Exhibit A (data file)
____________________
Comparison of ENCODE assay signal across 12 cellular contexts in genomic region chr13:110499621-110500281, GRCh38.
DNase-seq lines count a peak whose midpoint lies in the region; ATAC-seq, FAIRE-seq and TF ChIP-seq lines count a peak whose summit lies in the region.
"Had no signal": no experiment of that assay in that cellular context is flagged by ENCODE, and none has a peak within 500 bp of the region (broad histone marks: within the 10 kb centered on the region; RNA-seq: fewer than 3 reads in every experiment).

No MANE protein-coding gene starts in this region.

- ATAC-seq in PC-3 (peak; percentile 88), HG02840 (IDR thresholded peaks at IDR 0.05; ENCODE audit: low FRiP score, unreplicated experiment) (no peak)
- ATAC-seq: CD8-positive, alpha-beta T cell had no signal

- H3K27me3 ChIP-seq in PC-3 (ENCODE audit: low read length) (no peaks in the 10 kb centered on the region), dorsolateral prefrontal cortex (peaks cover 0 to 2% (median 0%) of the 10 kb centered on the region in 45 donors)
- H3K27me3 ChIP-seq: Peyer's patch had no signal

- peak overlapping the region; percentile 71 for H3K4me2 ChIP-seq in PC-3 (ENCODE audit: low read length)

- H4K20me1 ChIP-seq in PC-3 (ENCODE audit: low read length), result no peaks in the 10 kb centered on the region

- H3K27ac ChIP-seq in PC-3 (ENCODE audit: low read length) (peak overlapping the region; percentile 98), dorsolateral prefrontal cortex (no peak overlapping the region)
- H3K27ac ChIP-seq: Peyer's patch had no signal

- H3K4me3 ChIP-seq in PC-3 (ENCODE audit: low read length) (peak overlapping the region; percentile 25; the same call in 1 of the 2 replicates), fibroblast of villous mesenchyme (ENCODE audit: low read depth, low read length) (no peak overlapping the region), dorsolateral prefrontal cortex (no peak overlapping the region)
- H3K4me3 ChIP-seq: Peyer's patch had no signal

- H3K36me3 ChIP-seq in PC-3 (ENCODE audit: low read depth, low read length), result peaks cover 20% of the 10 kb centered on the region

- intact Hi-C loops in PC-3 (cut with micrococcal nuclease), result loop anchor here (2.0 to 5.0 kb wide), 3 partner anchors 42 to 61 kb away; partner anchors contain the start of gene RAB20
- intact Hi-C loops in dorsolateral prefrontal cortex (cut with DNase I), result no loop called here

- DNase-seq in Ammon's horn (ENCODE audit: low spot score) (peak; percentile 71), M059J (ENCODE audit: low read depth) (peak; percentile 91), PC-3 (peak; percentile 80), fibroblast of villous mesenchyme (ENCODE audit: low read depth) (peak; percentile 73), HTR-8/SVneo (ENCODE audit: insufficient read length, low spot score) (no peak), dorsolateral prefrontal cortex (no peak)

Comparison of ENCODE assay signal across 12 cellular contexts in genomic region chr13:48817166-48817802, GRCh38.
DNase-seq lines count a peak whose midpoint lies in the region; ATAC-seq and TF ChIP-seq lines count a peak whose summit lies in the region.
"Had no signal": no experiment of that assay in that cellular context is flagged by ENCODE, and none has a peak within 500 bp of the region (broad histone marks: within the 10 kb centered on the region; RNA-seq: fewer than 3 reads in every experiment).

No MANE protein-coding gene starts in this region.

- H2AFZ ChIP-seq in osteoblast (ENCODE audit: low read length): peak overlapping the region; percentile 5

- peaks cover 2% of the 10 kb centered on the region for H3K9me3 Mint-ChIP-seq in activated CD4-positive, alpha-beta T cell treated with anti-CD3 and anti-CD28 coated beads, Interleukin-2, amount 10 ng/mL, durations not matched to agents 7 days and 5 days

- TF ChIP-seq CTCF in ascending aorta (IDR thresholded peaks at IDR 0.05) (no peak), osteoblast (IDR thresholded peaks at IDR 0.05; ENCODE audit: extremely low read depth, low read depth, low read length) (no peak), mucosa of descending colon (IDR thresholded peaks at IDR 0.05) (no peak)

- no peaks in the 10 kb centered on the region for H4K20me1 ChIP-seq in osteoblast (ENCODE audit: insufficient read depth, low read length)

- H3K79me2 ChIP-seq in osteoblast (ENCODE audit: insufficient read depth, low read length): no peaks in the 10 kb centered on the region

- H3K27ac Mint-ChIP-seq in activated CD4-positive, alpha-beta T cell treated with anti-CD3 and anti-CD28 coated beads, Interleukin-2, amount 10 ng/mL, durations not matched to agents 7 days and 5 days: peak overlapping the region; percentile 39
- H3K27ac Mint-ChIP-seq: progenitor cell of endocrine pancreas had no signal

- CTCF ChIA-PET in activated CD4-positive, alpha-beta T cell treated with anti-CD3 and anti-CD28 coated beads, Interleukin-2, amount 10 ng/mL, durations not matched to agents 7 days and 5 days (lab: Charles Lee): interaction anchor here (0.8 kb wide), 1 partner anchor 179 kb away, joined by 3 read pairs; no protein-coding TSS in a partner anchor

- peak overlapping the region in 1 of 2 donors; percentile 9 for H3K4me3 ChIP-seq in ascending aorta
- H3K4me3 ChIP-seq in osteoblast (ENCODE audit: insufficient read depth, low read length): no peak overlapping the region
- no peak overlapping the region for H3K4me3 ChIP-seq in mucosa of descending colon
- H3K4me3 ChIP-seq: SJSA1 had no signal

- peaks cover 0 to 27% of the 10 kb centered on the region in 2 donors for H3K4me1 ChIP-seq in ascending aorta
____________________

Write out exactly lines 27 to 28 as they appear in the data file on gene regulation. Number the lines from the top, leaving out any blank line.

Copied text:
- H3K79me2 ChIP-seq in osteoblast (ENCODE audit: insufficient read depth, low read length): no peaks in the 10 kb centered on the region

- H3K27ac Mint-ChIP-seq in activated CD4-positive, alpha-beta T cell treated with anti-CD3 and anti-CD28 coated beads, Interleukin-2, amount 10 ng/mL, durations not matched to agents 7 days and 5 days: peak overlapping the region; percentile 39